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Can Your Business Refuse to Accept Pennies?

By George Khoury, Esq. | Last updated on

If your business conducts cash transactions, you've probably had to wait for countless customers to count out exact change to the very last penny. You may have even had plenty of customers pay an entire bill in loose change. While this can be annoying, most business owners would agree that getting paid in cash, coin, credit, or check, is still getting paid, and is still a good thing. There are, however, rare circumstances, like this attention-seeking grown man-child, where allowing a customer or debtor to pay in coinage just seems horribly inefficient.

Fortunately for private businesses, there is no federal law that mandates what type of currency a private business must accept. And according to one source, there are no states that have a blanket requirement that businesses must accept cash or coin. Just like a business can refuse to accept big bills, they can refuse coinage as well.

While coins are in fact legal tender, thanks to the Coinage Act of 1965, the Federal Reserve specifically explains on their website that a private business is free to develop their own policies on what forms of payment to accept unless state law mandates otherwise. The federal codes explain that dollars have to be accepted as legal tender, but never actually mandates which forms of dollars must be accepted.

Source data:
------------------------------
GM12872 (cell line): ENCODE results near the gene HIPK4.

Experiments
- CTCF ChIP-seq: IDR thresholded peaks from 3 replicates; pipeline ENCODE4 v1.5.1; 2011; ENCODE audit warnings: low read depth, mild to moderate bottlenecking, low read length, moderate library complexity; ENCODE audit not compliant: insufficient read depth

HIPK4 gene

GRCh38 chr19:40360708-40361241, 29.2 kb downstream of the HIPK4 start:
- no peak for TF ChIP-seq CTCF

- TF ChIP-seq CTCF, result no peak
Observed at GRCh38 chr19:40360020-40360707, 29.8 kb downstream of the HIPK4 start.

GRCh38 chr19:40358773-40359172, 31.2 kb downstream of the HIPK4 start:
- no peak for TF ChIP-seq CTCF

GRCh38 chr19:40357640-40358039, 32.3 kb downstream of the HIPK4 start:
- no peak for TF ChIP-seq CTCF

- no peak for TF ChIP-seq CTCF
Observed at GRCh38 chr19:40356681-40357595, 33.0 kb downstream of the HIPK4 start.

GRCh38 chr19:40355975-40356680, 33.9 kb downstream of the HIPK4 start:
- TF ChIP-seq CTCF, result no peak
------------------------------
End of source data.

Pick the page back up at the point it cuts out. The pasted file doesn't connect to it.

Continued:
An example of where state law requires acceptance of cash comes from California's landlord tenant laws. If a landlord refuses a tenant's payment of rent in cash, then a tenant basically gets excused from having to pay rent that month.

What Can You Do If a Customer Hands You a Bucket of Pennies?

If getting paid in buckets of pennies is a real concern, then consider posting a sign that says the business does not accept more than a certain dollar amount in coins per transaction (just like that "no bills over $20" sign on the register). While you may want to make that sale, you should recognize that accepting buckets of pennies could end up costing you more than you're making on the sale. Most banks charge hefty processing fees if the coins are not rolled, and paying an employee to roll the coins, even if using an automatic machine, is still a lengthy, and thus costly, process.

By being polite to your customer, and then explaining that you are unable to accept the unrolled coins in their 5 gallon bucket unless they are willing to pay the additional bank processing fees, you may be able to both save the sale and the customer experience. No customer expects that paying a bill with pennies will be a pleasant, un-embarrassing experience. If this is a regular issue your business faces, you can try to get an automatic sorting machine like a Coinstar machine, or notify your customers where the nearest sorting machine is located.

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